In a field of 13 Republicans vying for a seat in the U.S. Congress representing the Upstate, two came out on top: Lee Bright and William Timmons. Now, they will go head to head in a runoff election next Tuesday.
Spartanburg native Lee Bright served in the South Carolina Senate from 2008 to 2016.
“I fought against budgets…filibustered the gas tax, so after eight years in the Senate, I feel like we’ve got a good record to roll on,” Bright said.
He lost re-election after supporting several controversial measures, including legislation dictating bathroom use for those who identify as transgender and opposing the removal of the Confederate flag from the statehouse grounds.
7 News asked him how he responds to critics.
“A lot of folks campaign that they’re going to be a certain way when they get to Columbia or Washington. There are very few that actually do what they say…that’s what I campaigned on,” Bright said.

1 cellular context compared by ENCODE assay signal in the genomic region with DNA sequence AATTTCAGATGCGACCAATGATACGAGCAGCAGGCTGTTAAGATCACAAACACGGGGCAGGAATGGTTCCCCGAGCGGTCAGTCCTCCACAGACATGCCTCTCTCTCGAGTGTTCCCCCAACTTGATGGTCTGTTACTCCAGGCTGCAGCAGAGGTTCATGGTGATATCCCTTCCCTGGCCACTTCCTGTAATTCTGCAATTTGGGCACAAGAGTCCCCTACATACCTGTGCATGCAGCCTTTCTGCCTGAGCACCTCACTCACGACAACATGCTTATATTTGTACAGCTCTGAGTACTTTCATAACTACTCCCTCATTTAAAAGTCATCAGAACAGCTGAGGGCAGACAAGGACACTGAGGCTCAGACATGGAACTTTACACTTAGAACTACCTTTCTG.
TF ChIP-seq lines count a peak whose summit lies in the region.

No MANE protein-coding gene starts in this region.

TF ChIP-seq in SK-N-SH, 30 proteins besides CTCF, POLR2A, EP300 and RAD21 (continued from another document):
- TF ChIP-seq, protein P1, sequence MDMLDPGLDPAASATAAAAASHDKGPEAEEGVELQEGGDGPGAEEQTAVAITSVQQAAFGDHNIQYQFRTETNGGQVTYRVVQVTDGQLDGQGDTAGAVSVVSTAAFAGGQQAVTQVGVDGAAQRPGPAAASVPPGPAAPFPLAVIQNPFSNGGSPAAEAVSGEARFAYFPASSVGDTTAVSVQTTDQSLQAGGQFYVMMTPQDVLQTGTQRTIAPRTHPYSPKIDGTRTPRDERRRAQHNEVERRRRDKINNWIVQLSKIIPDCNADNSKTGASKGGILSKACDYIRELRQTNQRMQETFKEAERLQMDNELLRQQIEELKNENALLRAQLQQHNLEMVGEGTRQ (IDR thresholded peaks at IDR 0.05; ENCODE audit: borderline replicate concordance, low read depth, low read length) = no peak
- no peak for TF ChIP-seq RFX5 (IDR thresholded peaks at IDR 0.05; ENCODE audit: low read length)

Timmons, a Greenville native and attorney, has served in the South Carolina Senate for two years.
“We’re running out of time to fix the direction of our country,” he said.”If we can’t get healthcare, immigration, the debt, [and] corruption under control in the near future, we’re not going to be able to.”
Timmons said he would be a Congressman who would get things done.
“One of us is going to be very loud and say no, and the other one’s me,” he said. “And I’m going to work hard and try to fix these big problems, and I’ve got the background to do it…as a prosector and small business owner, I’m able to tackle hard issues and draw on a depth of knowledge and experience, but as a state Senator, I’ve proven I can be effective. I can build coalitions, to you know fix problems that we have. I’ve done it in Columbia, and I’ll do it in Washington.”
Registered voters can participate in either party’s runoff election. However, voters who participated in the primaries must vote with the same party in the runoff.